Wednesday, July 31, 2013

Writing Prompts - First Sentence 1

(I've been looking for some writing prompts I can use to fill time on the train between work and teaching, and ended up purchasing this ebook from It's broken into 18 chapters or so, and claims to have 1,001 writing prompts. I figured it'd be a worthwhile exercise to build my scene writing skills, so here's the first - I hope you all enjoy it. This story comes from a section where the first sentence is provided for you - the first sentence is in bold below.)

When her cell phone rang she groaned, because she couldn’t believe that he was calling her again. She stared at the phone, torn between answering it and ignoring it completely, while the strains of her ringtone – “You’re the Best” by Joe Esposito – filled the apartment.  With a sigh, she thumbed the “accept” button and put the phone to her ear.

“Yeah, Joe, what is it? No, you didn’t leave your toothbrush here. I can be so certain because it was the last thing I put into the box before I left it on the porch. Of course I remember, because I knew that would be the thing you would ask about. I’m not being unreasonable. Well, what did you expect? Right, understanding for the man who slept with my sister. Uh huh. Right. Yeah, I’m sure you had absolutely no say in the matter. No, stop – you know what? I’m done with this. I’m hanging up. Don’t call me again.”

She ended the call and, in a fit of anger, threw the device across the room. It bounced off the carpet a couple times before landing on the other wall, leaning at an obtuse angle against the white-painted molding. It took a Herculean effort to not look up at the empty rectangles and ovals, the negative space in the smoke-laden paint signifying the destruction of happy memories. Seven years of happiness, ruined within a week. Sure they had fought sometimes, and lately they’d been going through a dry spell, but how could he do that to her? With the one person he knew would hurt her the most?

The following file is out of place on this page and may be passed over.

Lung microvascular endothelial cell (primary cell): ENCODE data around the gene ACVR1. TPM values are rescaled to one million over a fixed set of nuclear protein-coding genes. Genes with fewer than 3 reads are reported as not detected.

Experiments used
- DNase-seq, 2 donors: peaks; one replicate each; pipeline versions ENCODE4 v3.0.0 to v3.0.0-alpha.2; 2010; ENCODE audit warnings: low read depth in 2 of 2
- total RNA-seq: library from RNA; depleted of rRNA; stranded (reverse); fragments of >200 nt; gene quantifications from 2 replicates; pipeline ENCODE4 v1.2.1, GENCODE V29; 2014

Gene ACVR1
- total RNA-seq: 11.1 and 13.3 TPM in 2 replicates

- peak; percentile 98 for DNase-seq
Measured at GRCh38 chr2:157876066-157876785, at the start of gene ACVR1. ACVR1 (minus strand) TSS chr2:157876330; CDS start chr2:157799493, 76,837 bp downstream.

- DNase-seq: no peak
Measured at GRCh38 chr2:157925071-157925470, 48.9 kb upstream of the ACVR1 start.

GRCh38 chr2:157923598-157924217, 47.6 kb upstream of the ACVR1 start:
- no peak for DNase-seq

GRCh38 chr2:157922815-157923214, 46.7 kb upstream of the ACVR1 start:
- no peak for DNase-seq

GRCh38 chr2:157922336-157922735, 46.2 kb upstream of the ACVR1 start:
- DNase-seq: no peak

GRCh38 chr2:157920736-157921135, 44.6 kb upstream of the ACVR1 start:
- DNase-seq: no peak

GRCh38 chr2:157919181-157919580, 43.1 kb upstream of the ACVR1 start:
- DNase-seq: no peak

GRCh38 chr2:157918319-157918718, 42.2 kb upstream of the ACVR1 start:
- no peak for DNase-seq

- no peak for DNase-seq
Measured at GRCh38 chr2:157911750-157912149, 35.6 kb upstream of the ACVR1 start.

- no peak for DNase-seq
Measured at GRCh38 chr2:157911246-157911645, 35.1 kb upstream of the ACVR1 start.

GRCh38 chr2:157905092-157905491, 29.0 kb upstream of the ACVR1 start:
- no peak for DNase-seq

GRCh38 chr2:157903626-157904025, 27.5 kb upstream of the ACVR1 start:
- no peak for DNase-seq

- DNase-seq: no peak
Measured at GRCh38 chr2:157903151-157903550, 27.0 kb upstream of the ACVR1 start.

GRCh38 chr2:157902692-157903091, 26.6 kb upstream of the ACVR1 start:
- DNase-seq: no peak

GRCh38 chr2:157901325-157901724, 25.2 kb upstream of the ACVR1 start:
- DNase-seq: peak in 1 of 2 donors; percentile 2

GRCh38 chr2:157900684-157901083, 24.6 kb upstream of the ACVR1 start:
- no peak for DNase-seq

She sighed and poured herself another glass of wine, absent-mindedly swirling it in the glass as she wallowed. It was bad enough that she had put up with his smoking for so long. Now she was going to have to paint the walls to get rid of the evidence of a life gone wrong. Figures that even after he was gone, the bastard was still making work for her.

She took a few deep breaths, then a healthy sip of wine. As she swallowed she heard her phone again, the vibration of the ringer amplified by its position against the wall. She glared at the phone, and decided that she was done pandering. She was done dealing with the asshole that had never showed her consideration. She sipped her wine and watched the phone until it stopped flashing, falling quiet. She was done with that part of her life.

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